Mr. Chitnis had a little bit different take on the economy in general. Like Mr. Gundlach he thought that something would happen with taxes and spending, however his thinking that it would be big. Something that would be seen as the "grand deal" of 2011.
His rationale was that neither political party wanted the unemployment issues to drag on until the elections in 2012 and with the Deficit Reduction Committee's recommendations due on Nov. 23 of this year and approval by Congress by Dec. 23rd, then he felt something big was going to happen to reignite growth. The reasoning was that there would be an across the board reduction in spending that would affect both political parties if a consensus could not be reached by the deadline.
His discussion also took a look at indicators and he felt that another recession was not coming and that growth was actually stronger than many people were admitting.
A couple of other points:
- consumer sentiment was very negative but retail sales were holding steady.
- the situation in the US was not like the lost decade in Japan and he did not see a deflationary spiral happening.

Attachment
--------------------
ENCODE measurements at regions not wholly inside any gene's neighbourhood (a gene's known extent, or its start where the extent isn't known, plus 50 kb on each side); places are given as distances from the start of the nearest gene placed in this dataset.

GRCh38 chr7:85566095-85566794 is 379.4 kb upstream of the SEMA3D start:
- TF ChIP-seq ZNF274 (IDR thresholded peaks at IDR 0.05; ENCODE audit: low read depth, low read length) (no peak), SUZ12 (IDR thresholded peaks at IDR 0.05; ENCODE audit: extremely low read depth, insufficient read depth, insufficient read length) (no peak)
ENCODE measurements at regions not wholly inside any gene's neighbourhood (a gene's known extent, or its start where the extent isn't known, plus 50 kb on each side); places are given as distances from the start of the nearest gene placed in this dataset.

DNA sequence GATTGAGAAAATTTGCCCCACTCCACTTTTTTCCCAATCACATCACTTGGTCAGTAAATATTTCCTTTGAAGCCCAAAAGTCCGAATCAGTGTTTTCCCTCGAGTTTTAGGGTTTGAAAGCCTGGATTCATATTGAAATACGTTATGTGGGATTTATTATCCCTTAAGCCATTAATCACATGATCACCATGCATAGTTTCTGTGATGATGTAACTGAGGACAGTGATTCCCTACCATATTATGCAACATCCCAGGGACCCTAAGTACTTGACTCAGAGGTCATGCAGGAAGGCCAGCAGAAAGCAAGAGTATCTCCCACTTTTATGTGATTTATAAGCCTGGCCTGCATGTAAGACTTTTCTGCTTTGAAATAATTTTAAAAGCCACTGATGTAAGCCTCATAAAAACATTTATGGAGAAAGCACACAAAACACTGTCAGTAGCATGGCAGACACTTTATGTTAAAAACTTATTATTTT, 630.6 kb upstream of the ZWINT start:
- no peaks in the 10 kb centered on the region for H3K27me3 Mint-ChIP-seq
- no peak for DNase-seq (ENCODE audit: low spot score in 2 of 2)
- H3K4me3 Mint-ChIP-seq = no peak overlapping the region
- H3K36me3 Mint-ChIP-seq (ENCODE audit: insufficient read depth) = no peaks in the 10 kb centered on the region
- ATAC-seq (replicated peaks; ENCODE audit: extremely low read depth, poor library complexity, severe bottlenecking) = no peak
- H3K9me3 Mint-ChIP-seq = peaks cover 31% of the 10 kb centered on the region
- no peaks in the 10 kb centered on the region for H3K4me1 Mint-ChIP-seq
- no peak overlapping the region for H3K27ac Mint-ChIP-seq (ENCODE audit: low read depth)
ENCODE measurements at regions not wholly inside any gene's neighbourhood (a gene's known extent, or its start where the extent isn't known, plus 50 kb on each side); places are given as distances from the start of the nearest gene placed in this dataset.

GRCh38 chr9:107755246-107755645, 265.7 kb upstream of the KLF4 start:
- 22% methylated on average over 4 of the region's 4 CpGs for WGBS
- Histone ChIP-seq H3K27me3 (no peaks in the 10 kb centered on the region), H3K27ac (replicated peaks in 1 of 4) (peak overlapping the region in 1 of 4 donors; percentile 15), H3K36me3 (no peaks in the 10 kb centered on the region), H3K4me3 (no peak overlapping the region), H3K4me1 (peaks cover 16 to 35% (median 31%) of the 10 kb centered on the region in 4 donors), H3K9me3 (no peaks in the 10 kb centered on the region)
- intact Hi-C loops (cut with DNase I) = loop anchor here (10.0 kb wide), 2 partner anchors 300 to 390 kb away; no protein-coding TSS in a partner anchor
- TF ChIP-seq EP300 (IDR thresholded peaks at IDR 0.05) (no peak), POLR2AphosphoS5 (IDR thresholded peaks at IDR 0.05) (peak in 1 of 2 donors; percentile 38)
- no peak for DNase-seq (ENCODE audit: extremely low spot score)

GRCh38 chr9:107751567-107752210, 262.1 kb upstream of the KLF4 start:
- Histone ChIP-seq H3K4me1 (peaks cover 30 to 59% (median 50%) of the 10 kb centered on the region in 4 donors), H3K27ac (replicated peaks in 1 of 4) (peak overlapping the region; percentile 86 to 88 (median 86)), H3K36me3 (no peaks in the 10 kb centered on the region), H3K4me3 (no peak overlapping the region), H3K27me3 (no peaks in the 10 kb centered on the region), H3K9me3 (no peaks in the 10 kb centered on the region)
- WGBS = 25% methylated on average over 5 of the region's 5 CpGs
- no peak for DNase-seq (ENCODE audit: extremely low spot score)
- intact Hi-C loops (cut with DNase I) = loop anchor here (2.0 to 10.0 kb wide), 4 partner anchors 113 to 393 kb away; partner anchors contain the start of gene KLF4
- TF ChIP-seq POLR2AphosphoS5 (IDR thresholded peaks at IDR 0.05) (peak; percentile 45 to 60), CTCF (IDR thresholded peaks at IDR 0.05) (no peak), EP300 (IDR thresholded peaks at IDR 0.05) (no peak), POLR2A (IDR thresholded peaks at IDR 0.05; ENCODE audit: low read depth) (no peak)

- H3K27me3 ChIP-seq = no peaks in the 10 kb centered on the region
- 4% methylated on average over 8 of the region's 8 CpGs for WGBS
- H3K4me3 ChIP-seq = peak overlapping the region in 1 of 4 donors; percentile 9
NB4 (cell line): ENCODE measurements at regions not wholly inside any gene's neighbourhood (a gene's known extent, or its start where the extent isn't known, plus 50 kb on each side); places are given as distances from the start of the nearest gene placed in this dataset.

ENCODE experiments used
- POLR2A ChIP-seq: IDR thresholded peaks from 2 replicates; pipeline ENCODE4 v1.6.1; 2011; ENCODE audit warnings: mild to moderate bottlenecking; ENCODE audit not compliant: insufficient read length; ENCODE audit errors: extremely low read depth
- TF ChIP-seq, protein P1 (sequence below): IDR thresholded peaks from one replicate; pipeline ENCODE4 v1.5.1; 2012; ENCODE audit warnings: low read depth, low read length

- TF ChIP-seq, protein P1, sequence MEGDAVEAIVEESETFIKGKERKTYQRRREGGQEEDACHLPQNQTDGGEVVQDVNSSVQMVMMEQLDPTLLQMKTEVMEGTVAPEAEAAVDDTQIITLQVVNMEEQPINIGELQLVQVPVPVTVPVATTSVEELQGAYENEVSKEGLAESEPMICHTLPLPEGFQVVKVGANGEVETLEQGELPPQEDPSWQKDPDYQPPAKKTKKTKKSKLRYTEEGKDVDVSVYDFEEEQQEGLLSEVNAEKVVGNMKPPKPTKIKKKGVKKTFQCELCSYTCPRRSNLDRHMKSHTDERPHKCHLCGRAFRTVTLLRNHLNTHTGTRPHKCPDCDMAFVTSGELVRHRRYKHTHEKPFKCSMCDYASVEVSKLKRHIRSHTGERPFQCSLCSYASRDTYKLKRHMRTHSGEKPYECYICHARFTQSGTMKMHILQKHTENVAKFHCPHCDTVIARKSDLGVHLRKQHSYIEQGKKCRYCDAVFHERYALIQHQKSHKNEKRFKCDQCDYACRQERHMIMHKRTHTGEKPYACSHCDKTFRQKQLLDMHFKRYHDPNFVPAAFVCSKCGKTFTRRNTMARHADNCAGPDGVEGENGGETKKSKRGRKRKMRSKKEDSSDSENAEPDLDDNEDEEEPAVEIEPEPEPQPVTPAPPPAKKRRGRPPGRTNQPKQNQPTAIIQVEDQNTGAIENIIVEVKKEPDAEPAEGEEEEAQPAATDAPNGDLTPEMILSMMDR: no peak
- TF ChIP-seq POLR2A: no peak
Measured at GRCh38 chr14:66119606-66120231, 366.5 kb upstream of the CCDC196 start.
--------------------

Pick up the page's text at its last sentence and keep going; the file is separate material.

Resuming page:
- with the election looming he expected job creation to be number one focus
- with 10 year treasuries yielding under 2% the market was pricing in deflation. He felt this was incorrect and coupled with true inflation at 3% you would be losing 1% in real nominal interest per year by holding.
- He felt that 10 Year rates could go to 4% without slowing growth.
His main theme was that while bond fund holders had done well over the past few years, that the fixed income space could return very little and actually lose money on an inflation adjusted basis in the coming 2 to 5 years. His advice was to keep duration low (like Gundlach), diversify fixed income holdings and consider using hedges to lock in principal.